• A child’s preverbal communication, cognitive, and attending skills all play a critical role (Spencer, 2002b, p. 249), as does nonverbal intelligence (Geers, 2002).

Increase in Implantation for Children Who Are Deaf-Blind

A survey was conducted in September 2005 of state and multistate deaf-blind projects to determine (a) the number of states that collect information about children with deaf-blindness who have received cochlear implants, (b) the number of children with deaf-blindness who have received implants, and (c) whether there has been an the increase in the number who have been implanted over the past five years. Forty-seven of the projects responded.

Nineteen percent of the state deaf-blind projects formally collect information about cochlear implantation. Many other states do not formally collect information but are aware of children who have received implants. Overall, states report that more than 225 children with deaf-blindness have a cochlear implant. Seventy percent of states have seen an increase in the number of children with implants, and in some, this increase has been significant. In Texas, for example, the number has increased from 5 receiving implants in 2002 to 32 in 2005 (figure 1). Fourteen percent of states do not believe there are any children with deaf-blindness in their state who have cochlear implants, and an additional 14% don’t know.

Figure 1. Rate of increase of cochlear implantation in children with deaf-blindness in Texas.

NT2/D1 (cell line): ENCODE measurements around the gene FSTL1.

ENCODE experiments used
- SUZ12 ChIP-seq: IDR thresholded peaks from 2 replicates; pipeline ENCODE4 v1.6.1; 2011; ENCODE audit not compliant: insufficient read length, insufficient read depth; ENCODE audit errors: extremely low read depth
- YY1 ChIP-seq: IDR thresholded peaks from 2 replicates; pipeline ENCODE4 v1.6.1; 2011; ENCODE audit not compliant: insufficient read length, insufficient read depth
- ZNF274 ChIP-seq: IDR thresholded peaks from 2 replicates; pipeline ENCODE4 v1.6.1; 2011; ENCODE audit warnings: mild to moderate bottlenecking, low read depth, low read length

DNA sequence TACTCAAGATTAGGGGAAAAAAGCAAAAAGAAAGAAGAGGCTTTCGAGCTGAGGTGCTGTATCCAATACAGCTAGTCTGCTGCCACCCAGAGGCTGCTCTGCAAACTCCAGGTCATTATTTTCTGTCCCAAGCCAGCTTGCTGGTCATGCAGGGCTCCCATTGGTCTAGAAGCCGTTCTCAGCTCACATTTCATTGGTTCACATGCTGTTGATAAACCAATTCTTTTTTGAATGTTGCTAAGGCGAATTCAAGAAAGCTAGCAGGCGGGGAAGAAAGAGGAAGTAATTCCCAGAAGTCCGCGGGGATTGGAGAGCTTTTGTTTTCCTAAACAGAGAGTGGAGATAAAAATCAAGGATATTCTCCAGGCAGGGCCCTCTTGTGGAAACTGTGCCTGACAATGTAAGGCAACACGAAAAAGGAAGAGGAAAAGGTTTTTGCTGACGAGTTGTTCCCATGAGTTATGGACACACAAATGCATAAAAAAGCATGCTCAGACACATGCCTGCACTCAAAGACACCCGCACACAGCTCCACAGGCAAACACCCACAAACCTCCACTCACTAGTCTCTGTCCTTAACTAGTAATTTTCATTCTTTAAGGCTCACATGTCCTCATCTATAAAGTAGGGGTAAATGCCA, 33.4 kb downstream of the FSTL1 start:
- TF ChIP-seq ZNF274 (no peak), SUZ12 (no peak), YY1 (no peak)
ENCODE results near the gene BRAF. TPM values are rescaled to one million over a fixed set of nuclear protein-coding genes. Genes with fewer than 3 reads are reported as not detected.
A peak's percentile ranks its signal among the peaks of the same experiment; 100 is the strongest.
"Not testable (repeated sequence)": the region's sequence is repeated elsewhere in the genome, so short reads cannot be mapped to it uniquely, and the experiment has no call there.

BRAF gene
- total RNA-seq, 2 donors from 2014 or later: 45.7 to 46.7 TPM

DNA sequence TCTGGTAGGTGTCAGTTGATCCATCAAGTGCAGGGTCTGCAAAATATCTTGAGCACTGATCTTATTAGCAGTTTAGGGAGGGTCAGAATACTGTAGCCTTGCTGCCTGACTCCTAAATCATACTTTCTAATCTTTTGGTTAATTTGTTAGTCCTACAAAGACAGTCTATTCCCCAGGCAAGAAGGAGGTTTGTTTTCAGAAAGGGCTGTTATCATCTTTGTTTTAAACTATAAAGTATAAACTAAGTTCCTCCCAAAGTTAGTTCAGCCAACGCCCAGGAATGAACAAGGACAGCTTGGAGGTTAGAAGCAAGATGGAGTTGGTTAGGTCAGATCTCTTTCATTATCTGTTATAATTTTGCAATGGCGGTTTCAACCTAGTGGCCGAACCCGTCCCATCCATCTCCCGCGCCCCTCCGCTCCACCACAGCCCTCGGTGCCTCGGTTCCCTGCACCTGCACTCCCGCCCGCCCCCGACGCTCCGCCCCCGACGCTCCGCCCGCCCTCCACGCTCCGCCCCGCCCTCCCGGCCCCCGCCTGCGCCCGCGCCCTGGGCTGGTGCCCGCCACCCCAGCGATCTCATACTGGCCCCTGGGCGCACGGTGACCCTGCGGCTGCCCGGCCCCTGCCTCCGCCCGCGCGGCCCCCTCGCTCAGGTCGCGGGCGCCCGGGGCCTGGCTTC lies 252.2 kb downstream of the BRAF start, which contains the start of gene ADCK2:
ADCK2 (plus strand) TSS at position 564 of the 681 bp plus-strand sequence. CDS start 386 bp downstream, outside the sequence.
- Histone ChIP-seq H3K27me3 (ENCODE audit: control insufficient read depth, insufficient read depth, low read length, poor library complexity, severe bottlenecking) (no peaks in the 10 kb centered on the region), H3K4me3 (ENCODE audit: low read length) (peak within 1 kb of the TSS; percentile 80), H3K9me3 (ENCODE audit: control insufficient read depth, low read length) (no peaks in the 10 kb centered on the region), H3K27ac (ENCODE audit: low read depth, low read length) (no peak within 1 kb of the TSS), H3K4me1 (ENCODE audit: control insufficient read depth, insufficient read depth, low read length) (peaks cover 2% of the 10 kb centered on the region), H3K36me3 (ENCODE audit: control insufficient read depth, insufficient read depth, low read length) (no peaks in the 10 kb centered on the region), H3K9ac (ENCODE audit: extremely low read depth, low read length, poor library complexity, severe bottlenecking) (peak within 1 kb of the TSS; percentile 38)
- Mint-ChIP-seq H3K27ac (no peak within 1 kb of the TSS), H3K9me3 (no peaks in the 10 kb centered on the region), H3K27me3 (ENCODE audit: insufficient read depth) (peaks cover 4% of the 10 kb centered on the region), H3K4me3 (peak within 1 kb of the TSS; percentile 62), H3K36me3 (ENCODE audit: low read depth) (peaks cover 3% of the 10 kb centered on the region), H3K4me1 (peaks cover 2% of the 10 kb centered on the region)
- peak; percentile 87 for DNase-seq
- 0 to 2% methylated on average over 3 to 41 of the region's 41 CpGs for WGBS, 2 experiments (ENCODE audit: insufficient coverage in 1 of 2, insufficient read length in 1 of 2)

[text of above image: 2002 - 5 children, 2003 - 17 children, 2004 - 28 children, 2005 - 32 children]

It is clear that the number of children with deaf-blindness who are receiving cochlear implants is increasing, and it is likely that an increasing number of children will be considered for cochlear implants in the next five years. Despite this, however, research to determine the effectiveness of cochlear implants for these children is limited. Several small studies of children with multiple disabilities, primarily CHARGE Syndrome, have included children with visual impairments (Bauer, Wippold, Goldin, & Lusk, 2002; El-Kashlan, Boerst, & Telian, 2001; MacArdle et al., 2002; Stjernholm, Muren, & Bredberg, 2001). All combined, the studies included ten children, all over the age of 3, and their outcomes were mixed. Some did not benefit, but most showed increased detection of environmental sounds and improved speech perception. More research with larger numbers of children is clearly needed. Recently, Teaching Research Institute at Western Oregon University was awarded a grant from the U.S. Department of Education to study the outcomes of cochlear implantation for children who are deaf-blind. The three-year research project will be carried out in collaboration with the University of Kansas, the Midwest Ear Institute/St. Luke’s Hospital, and approximately ten state deaf-blind projects.